Therefore, upon the return of a live Senate floor – meaning that when Senators are otherwise engaged in committee meetings or elsewhere, the Senate would be in temporary recess, rather than in (unchallenged) Fake Quorum Callsthat particular abuse of process by Reid (“filling the tree”) would be foiled, unless every time one of his meaningless amendments received its vote, he immediately called up another such amendment, and the process repeated itself. But somehow I don’t see Senators standing still for a series of such meaningless votes, while they (and onlookers) watch the Majority Leader repeatedly try to steal and suppress their right to act as public representatives of the people in the public legislative body to which they were elected.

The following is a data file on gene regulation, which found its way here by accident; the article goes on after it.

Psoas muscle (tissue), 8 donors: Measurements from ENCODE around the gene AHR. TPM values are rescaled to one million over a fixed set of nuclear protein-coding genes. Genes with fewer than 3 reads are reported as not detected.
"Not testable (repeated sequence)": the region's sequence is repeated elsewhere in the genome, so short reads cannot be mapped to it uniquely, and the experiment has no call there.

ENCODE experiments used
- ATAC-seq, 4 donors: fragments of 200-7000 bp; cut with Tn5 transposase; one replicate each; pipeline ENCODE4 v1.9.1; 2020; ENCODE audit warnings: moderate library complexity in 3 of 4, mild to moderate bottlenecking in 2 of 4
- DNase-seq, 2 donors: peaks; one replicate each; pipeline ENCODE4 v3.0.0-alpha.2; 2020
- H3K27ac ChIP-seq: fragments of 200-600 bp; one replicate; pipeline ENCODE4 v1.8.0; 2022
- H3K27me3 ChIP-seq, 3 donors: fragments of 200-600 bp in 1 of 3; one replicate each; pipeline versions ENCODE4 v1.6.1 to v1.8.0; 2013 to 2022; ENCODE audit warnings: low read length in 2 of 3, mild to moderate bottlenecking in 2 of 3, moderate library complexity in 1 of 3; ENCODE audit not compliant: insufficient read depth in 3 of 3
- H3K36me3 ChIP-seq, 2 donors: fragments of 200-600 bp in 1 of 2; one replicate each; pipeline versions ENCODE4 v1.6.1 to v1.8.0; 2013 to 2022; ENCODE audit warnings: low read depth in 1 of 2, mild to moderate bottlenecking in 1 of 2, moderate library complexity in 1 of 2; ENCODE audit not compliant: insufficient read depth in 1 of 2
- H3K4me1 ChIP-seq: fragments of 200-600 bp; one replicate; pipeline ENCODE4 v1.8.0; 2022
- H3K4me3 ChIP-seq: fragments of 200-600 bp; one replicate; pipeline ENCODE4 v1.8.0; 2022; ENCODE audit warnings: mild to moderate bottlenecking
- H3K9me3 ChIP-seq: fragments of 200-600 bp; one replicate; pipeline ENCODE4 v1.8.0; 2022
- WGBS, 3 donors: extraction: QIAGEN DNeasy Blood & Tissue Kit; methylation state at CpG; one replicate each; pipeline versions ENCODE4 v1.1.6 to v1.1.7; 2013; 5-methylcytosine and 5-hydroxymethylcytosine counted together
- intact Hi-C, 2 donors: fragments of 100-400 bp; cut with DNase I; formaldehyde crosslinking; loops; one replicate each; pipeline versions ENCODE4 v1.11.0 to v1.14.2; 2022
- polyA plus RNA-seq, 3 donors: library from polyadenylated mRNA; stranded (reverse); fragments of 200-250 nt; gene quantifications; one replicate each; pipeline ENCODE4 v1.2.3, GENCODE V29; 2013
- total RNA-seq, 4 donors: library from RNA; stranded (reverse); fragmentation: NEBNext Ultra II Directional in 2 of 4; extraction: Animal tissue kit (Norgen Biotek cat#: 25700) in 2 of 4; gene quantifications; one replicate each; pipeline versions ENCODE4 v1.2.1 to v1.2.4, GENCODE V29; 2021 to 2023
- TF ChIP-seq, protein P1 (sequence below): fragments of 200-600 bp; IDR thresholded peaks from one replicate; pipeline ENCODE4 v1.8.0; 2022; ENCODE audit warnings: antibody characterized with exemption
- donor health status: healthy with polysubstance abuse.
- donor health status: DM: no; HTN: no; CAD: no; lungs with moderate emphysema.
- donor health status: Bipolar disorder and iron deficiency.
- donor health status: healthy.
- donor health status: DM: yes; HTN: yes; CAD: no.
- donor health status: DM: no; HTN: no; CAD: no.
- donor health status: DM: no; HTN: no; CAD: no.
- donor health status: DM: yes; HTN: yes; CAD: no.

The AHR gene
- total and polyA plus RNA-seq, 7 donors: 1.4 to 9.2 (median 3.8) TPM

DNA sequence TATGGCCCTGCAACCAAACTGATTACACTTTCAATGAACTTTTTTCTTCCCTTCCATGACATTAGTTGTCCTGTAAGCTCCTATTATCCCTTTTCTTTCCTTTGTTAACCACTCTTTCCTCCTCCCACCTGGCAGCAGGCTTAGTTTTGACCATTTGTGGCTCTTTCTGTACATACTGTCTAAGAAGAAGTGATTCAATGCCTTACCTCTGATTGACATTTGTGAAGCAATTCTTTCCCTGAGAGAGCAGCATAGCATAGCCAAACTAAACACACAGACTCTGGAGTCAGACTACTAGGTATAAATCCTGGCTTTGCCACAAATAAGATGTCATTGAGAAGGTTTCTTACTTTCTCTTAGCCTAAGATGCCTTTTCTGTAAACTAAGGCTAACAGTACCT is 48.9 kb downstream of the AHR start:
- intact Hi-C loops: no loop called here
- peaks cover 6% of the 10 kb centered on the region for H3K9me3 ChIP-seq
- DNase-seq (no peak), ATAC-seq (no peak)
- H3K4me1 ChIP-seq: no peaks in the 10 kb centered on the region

The same unhealthy dynamic has contributed to the many abuses of the “secret hold,” that the Senate went to some lengths [in 2011] to try to reform, although, typically, without addressing the primary underlying cause. That cause is the fact that replacing a live Senate floor with a Fake Quorum Call means that unanimous consent must be obtained (or favors begged from Party leadership) – nowadays almost always off the public record – to arrange for a time to vote, in lieu of simply letting the Senate work its will live, in response to a motion, with the Presiding Officer putting the (simple-majority) question when debate ceases – no unanimous consent required.